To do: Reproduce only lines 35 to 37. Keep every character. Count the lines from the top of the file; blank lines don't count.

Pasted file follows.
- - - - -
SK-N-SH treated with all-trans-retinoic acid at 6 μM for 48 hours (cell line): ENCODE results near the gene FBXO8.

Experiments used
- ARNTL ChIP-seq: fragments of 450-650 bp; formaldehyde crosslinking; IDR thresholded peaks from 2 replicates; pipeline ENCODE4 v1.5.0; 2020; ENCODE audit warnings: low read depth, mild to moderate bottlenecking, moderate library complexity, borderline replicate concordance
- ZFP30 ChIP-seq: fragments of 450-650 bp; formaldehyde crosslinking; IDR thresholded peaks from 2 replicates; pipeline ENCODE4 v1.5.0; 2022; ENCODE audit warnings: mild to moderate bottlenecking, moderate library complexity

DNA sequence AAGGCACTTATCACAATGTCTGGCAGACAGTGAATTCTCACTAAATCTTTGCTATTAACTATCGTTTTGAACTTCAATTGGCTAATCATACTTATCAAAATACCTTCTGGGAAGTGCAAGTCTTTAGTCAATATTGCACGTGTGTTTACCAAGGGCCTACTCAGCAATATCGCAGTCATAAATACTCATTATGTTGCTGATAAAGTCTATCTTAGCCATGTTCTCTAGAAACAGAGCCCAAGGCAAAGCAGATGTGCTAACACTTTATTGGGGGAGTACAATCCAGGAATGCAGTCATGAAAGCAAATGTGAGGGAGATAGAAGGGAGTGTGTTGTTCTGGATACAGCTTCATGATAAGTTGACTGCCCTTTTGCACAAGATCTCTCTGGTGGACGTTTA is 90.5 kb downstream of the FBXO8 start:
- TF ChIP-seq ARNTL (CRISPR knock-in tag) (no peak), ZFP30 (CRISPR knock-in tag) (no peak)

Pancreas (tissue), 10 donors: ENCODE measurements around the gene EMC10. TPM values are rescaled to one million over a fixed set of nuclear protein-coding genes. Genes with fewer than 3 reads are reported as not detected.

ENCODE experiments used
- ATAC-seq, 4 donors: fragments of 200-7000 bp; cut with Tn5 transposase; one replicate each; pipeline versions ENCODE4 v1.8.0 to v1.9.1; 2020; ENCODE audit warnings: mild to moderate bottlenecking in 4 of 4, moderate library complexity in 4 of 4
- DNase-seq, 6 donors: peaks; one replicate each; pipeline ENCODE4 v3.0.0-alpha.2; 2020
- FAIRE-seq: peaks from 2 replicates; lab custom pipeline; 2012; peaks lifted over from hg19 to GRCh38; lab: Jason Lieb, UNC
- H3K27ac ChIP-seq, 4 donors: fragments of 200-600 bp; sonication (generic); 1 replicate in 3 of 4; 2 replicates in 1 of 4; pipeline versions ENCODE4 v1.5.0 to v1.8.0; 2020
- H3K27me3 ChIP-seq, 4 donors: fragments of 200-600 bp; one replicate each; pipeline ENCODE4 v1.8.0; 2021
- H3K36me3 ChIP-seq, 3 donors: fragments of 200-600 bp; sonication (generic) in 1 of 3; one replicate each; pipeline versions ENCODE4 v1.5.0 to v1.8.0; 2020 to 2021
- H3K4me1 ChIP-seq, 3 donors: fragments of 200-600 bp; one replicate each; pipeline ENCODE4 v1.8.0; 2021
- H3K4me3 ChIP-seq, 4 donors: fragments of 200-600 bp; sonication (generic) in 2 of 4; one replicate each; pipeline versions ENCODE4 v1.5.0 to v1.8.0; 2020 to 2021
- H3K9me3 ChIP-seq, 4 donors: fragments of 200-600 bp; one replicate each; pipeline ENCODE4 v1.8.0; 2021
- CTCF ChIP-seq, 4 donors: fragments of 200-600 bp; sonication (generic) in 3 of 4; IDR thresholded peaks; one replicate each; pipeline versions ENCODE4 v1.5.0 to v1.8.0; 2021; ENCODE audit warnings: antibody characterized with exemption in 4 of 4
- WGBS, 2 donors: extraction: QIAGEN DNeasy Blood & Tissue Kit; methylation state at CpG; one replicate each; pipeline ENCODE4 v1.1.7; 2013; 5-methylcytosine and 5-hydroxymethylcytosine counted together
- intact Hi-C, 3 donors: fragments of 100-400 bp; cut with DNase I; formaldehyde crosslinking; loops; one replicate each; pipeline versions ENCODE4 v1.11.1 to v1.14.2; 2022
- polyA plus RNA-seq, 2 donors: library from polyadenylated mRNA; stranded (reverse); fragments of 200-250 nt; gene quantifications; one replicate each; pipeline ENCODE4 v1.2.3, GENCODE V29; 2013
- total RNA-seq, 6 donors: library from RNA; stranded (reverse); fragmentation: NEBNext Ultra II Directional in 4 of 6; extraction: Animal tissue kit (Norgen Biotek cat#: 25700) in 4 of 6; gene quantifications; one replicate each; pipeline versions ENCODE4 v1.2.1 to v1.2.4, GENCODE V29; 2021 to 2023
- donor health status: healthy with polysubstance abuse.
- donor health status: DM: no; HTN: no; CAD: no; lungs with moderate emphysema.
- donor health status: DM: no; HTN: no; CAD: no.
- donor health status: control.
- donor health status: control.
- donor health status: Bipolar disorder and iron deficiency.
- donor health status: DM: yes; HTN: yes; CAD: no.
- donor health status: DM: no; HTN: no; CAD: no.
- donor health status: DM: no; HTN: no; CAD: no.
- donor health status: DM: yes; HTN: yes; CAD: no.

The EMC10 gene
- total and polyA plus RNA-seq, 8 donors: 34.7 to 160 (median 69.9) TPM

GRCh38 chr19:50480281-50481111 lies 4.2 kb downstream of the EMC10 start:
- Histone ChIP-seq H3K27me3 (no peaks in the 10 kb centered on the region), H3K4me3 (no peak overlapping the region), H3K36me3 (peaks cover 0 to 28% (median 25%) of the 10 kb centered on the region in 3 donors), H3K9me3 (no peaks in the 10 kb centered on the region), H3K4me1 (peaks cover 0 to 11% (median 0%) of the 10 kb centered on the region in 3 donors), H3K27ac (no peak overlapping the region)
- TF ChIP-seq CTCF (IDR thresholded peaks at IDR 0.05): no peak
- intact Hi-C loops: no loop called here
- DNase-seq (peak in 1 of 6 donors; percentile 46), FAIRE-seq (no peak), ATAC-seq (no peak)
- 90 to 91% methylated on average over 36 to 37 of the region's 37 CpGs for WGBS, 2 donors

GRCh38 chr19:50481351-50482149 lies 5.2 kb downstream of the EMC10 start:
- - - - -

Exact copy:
GRCh38 chr19:50480281-50481111 lies 4.2 kb downstream of the EMC10 start:
- Histone ChIP-seq H3K27me3 (no peaks in the 10 kb centered on the region), H3K4me3 (no peak overlapping the region), H3K36me3 (peaks cover 0 to 28% (median 25%) of the 10 kb centered on the region in 3 donors), H3K9me3 (no peaks in the 10 kb centered on the region), H3K4me1 (peaks cover 0 to 11% (median 0%) of the 10 kb centered on the region in 3 donors), H3K27ac (no peak overlapping the region)
- TF ChIP-seq CTCF (IDR thresholded peaks at IDR 0.05): no peak